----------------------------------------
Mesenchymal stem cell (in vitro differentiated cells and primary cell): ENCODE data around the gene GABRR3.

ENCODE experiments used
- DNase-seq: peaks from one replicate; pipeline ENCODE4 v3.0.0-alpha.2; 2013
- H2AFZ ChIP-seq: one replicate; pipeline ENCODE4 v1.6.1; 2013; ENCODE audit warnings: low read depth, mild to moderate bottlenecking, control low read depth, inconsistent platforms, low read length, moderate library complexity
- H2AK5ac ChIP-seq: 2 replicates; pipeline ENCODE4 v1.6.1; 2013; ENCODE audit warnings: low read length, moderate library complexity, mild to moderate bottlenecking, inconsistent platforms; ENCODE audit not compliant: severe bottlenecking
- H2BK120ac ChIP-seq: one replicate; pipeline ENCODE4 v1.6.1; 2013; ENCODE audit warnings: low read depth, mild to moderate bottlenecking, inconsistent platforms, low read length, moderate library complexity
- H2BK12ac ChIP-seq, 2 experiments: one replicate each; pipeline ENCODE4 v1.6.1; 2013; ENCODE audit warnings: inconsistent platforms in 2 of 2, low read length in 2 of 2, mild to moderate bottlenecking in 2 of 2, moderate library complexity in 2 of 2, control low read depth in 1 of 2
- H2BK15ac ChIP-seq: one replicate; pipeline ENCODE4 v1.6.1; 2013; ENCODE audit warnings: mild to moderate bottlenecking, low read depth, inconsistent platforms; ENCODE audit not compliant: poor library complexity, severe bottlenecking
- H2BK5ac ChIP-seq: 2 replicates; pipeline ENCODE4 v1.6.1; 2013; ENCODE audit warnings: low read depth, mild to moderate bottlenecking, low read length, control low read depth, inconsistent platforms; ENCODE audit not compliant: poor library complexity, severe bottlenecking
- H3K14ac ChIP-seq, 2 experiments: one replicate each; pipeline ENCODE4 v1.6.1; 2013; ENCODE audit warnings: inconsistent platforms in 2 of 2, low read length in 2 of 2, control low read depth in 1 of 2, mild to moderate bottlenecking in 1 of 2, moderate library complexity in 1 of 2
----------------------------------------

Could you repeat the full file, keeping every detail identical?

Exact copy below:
Mesenchymal stem cell (in vitro differentiated cells and primary cell): ENCODE data around the gene GABRR3.

ENCODE experiments used
- DNase-seq: peaks from one replicate; pipeline ENCODE4 v3.0.0-alpha.2; 2013
- H2AFZ ChIP-seq: one replicate; pipeline ENCODE4 v1.6.1; 2013; ENCODE audit warnings: low read depth, mild to moderate bottlenecking, control low read depth, inconsistent platforms, low read length, moderate library complexity
- H2AK5ac ChIP-seq: 2 replicates; pipeline ENCODE4 v1.6.1; 2013; ENCODE audit warnings: low read length, moderate library complexity, mild to moderate bottlenecking, inconsistent platforms; ENCODE audit not compliant: severe bottlenecking
- H2BK120ac ChIP-seq: one replicate; pipeline ENCODE4 v1.6.1; 2013; ENCODE audit warnings: low read depth, mild to moderate bottlenecking, inconsistent platforms, low read length, moderate library complexity
- H2BK12ac ChIP-seq, 2 experiments: one replicate each; pipeline ENCODE4 v1.6.1; 2013; ENCODE audit warnings: inconsistent platforms in 2 of 2, low read length in 2 of 2, mild to moderate bottlenecking in 2 of 2, moderate library complexity in 2 of 2, control low read depth in 1 of 2
- H2BK15ac ChIP-seq: one replicate; pipeline ENCODE4 v1.6.1; 2013; ENCODE audit warnings: mild to moderate bottlenecking, low read depth, inconsistent platforms; ENCODE audit not compliant: poor library complexity, severe bottlenecking
- H2BK5ac ChIP-seq: 2 replicates; pipeline ENCODE4 v1.6.1; 2013; ENCODE audit warnings: low read depth, mild to moderate bottlenecking, low read length, control low read depth, inconsistent platforms; ENCODE audit not compliant: poor library complexity, severe bottlenecking
- H3K14ac ChIP-seq, 2 experiments: one replicate each; pipeline ENCODE4 v1.6.1; 2013; ENCODE audit warnings: inconsistent platforms in 2 of 2, low read length in 2 of 2, control low read depth in 1 of 2, mild to moderate bottlenecking in 1 of 2, moderate library complexity in 1 of 2